“I want the experience. It doesn’t matter that I only got a small part in the film – it’s wonderful to just let yourself be immersed in the process. (That way) you get to learn a lot,” he said during an interview in Kuala Lumpur.
To explain his hectic schedule, the 68-year-old shared: “I was at Pulau Carey in Selangor this morning. Right now, I’m waiting for my runner to pick me up to go to Temerloh, Pahang, for another shoot.”
The actor is starring in a 13-episode series called Ripin Murai Batu from director Sabri Yunus, to be aired on RTM.
The upcoming drama is an adaptation from the novel Jogho Yang Tewas, which tells the story of a dikir barat storyteller (played by Wan Hanafi) and the challenges he faces while taking care of his family.
“Sabri told me that this character was written for me. The challenge is to make it different from Pok Ya Cong Codei (a Kelantanese thug character made famous by Sabri).”
At the same time, Wan Hanafi revealed that he’s just received a script for horror movie Jodoh Syaitan, set to be directed by Ismail Bob Hashim (of horror comedy Ngangkung fame). Jodoh Syaitan sees Wan Hanafi playing a black magic practitioner. Production will begin in Kelantan and Terengganu this month.
“I’m not sure yet if my schedule will allow me to fully commit to Jodoh Syaitan. We’ll see how it goes.”
Wan Hanafi admitted that it’s becoming harder for him to travel extensively for work. But the award-winning actor is not ready to say goodbye to his acting career. This year marks his 40th year in the business.
“At this age – I’m 68 – it can be quite a challenge (to travel). But I will try everything. I will arrange for a runner to drive me around. I’ll check with the production company to see if there is anything they can do to help me travel.”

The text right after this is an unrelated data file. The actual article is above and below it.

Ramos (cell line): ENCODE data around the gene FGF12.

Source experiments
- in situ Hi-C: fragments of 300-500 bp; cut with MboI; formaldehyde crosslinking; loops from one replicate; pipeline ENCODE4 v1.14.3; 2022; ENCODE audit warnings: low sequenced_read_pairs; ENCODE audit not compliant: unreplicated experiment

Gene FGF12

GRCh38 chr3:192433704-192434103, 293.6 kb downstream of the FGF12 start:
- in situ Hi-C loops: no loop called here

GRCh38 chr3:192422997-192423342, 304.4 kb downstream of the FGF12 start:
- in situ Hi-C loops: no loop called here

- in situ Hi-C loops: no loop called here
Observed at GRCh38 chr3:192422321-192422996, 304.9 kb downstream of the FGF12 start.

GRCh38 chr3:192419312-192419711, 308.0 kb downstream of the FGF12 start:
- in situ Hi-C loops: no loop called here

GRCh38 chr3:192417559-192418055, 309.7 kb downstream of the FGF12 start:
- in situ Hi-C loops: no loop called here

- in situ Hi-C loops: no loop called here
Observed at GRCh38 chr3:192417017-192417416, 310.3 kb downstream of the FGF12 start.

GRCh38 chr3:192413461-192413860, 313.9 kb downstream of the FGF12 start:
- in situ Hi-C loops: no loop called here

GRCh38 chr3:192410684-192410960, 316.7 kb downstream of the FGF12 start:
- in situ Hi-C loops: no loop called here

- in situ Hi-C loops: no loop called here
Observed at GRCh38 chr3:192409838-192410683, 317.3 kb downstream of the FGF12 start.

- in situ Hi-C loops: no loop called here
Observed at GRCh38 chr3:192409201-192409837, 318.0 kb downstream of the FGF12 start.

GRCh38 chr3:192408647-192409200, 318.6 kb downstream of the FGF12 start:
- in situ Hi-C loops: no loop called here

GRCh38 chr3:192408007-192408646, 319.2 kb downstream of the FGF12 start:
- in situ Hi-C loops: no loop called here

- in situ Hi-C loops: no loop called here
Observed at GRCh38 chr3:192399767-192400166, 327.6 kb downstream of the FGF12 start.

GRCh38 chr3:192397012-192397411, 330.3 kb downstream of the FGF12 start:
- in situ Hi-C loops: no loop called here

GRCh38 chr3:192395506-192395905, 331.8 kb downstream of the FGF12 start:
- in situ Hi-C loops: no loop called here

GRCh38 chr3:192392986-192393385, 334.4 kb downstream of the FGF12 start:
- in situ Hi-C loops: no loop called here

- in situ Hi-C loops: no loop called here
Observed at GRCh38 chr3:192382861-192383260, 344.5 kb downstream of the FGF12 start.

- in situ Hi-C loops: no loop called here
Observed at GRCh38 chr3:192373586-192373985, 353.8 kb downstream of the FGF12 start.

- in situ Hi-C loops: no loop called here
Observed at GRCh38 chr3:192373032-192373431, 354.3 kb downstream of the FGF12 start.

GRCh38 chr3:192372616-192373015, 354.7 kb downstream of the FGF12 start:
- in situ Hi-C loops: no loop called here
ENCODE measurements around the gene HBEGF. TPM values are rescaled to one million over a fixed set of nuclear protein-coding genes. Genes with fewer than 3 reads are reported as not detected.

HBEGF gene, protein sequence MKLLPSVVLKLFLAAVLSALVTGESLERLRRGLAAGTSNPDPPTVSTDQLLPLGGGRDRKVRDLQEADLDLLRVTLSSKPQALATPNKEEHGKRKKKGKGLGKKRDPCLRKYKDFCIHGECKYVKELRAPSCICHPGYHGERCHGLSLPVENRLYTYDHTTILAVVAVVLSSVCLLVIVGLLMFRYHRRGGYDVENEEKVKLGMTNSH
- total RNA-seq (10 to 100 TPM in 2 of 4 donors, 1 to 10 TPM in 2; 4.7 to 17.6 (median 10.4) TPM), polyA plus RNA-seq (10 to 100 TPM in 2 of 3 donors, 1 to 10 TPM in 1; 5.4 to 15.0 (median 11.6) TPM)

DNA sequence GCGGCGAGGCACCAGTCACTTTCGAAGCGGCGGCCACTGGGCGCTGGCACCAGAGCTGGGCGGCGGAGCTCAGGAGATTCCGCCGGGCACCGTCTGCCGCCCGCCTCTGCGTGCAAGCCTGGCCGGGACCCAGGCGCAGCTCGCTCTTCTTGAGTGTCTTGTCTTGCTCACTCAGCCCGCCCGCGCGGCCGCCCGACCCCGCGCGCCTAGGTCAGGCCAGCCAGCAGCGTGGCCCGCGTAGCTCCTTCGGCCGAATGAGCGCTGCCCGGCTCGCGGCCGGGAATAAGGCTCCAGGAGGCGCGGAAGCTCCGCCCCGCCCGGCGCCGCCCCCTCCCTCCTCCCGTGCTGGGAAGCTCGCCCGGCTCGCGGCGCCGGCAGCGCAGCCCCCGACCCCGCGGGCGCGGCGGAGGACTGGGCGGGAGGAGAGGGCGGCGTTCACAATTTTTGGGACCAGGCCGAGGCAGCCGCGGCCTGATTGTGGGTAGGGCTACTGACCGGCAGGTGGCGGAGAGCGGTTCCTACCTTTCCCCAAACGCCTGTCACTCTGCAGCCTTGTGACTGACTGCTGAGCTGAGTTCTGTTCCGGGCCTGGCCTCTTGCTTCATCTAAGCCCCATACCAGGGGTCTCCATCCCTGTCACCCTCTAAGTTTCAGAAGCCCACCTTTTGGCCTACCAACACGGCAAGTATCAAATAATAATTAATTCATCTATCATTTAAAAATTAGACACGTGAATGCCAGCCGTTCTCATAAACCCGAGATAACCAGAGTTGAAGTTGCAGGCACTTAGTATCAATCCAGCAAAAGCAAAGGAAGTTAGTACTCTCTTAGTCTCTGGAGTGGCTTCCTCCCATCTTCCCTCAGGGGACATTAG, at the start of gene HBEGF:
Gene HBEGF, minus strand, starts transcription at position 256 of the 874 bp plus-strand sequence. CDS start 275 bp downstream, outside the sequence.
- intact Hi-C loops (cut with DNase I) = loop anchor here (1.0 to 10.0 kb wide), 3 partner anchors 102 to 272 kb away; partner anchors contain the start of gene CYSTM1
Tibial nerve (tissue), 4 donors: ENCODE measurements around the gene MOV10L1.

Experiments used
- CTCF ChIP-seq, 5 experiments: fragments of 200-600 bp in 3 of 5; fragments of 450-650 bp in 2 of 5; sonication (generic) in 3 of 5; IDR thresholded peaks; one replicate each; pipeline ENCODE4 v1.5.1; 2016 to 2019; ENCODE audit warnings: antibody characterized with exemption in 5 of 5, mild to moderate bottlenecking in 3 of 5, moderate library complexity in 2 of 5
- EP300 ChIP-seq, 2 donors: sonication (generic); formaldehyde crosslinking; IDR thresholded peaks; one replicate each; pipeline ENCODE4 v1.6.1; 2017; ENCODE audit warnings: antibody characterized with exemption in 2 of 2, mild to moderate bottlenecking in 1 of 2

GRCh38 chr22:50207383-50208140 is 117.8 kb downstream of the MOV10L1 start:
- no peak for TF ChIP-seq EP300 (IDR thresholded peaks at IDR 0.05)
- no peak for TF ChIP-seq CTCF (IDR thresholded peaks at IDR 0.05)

Throughout his four-decade long career, Wan Hanafi has starred in notable productions like film festival favourites Apprentice, Bunohan and Lelaki Harapan Dunia to box office hits like Polis Evo. For Apprentice (2016), the Terengganu native got to walk the red carpet at the prestigious Cannes Film Festival.
But, of course, he’s had his share of duds too like Gangsterock: Kasi Sengat and Chowrasta.
Asked if he feels disappointed about the films he’s in that didn’t turn out as well as he had expected, Wan Hanafi answered: “Yes. I feel it’s high time for me to look at the material before agreeing to do something. Maybe I need to be more selective.”
Brushing off his fatigue, Wan Hanafi said he hopes to keep acting for as long as he can.
“Maybe I’ll stop when I feel that people don’t want to watch me anymore. Or until I feel that I’ve become senile. For now, I want to know how far I can go. I just don’t want to be stagnant.”
The actor feels optimistic that the local film industry will see some improvement under Malaysia’s current government.
“I am feeling hopeful about change. Then again, I always feel that there should be some light at the end of the tunnel. Mesti ada (for sure).”